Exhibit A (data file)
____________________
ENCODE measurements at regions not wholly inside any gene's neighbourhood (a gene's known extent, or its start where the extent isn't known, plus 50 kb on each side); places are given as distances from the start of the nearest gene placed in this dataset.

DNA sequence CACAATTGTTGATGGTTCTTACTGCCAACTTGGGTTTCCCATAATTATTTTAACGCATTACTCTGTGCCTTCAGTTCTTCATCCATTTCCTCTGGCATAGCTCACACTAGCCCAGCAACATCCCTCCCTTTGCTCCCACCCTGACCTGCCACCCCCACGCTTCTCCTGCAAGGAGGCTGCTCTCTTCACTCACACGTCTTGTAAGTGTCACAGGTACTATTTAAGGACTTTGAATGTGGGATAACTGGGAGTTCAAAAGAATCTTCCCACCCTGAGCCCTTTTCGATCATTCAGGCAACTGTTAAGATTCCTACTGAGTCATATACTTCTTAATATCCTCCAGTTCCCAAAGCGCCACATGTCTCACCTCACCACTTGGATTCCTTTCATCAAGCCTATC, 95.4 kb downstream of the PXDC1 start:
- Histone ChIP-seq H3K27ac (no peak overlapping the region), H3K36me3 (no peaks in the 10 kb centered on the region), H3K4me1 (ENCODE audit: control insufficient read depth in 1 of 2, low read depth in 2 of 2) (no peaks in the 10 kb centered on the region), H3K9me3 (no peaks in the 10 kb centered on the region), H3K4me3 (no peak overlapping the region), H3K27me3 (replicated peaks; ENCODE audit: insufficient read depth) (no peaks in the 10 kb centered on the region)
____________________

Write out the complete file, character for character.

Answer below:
ENCODE measurements at regions not wholly inside any gene's neighbourhood (a gene's known extent, or its start where the extent isn't known, plus 50 kb on each side); places are given as distances from the start of the nearest gene placed in this dataset.

DNA sequence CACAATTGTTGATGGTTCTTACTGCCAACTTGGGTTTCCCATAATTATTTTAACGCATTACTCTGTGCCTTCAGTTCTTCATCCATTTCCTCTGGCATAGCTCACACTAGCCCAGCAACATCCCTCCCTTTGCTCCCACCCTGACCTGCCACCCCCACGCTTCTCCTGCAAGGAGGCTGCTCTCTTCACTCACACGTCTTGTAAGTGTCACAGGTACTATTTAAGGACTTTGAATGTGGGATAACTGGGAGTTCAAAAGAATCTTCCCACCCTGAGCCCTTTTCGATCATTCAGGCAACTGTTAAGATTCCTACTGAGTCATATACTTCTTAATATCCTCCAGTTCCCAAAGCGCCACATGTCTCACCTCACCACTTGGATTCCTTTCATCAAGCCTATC, 95.4 kb downstream of the PXDC1 start:
- Histone ChIP-seq H3K27ac (no peak overlapping the region), H3K36me3 (no peaks in the 10 kb centered on the region), H3K4me1 (ENCODE audit: control insufficient read depth in 1 of 2, low read depth in 2 of 2) (no peaks in the 10 kb centered on the region), H3K9me3 (no peaks in the 10 kb centered on the region), H3K4me3 (no peak overlapping the region), H3K27me3 (replicated peaks; ENCODE audit: insufficient read depth) (no peaks in the 10 kb centered on the region)